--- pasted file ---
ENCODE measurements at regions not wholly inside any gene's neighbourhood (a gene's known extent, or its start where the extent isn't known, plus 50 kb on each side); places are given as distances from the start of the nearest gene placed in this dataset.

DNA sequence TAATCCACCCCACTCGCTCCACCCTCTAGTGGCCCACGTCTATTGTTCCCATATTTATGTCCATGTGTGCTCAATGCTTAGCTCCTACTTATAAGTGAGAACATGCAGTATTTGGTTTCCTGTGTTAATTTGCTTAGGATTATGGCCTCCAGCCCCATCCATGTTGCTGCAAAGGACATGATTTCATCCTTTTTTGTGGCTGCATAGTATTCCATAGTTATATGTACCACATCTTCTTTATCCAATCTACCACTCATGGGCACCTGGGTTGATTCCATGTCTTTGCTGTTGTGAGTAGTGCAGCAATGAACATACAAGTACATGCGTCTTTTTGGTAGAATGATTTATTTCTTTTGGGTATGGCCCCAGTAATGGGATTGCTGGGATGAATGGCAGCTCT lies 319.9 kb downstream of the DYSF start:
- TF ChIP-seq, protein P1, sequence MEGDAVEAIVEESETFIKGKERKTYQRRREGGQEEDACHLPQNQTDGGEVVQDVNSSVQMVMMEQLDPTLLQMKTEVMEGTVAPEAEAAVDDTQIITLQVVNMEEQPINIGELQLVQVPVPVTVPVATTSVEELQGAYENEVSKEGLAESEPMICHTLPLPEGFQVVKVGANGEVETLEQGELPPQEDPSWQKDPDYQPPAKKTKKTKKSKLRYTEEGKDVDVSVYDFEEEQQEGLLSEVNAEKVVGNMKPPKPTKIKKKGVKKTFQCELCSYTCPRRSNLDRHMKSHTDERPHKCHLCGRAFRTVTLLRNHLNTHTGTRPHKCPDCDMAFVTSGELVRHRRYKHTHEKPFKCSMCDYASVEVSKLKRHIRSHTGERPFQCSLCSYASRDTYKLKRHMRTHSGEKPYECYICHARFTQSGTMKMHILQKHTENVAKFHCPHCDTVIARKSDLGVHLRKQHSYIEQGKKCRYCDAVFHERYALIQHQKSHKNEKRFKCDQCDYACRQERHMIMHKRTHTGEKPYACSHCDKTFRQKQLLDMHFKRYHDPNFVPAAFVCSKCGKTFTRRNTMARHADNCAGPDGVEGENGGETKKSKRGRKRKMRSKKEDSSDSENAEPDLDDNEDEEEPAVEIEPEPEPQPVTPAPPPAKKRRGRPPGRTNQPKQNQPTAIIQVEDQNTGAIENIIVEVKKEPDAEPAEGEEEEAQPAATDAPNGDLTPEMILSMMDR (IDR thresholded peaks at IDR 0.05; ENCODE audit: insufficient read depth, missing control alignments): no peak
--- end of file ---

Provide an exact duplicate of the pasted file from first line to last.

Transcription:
ENCODE measurements at regions not wholly inside any gene's neighbourhood (a gene's known extent, or its start where the extent isn't known, plus 50 kb on each side); places are given as distances from the start of the nearest gene placed in this dataset.

DNA sequence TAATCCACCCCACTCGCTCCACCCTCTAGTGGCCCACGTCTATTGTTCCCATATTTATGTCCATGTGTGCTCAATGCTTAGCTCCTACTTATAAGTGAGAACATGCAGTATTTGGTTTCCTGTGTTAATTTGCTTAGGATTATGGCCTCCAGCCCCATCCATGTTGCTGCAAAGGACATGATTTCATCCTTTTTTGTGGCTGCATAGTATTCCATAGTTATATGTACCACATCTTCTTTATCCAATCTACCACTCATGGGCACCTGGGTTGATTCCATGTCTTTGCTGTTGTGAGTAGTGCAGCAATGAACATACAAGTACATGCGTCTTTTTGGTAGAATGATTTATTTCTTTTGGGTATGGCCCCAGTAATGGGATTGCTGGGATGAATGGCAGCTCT lies 319.9 kb downstream of the DYSF start:
- TF ChIP-seq, protein P1, sequence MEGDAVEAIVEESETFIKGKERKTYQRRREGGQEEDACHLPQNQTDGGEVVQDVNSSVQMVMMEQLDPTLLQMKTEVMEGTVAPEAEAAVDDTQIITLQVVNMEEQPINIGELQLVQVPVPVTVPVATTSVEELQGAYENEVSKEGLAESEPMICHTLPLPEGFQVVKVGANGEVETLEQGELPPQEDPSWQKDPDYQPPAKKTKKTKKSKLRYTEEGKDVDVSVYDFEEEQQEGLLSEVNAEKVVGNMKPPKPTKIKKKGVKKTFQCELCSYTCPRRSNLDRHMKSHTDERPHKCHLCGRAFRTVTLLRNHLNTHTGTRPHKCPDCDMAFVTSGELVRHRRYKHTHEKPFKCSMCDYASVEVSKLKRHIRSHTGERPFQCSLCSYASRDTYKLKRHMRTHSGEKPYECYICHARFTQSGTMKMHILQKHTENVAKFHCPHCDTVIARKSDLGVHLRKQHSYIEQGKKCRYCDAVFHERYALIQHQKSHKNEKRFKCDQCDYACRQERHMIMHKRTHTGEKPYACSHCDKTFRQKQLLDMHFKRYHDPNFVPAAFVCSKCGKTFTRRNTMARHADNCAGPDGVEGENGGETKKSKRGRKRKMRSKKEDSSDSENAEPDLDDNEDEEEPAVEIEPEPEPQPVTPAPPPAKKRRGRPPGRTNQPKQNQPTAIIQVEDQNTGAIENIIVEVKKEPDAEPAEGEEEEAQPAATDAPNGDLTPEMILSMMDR (IDR thresholded peaks at IDR 0.05; ENCODE audit: insufficient read depth, missing control alignments): no peak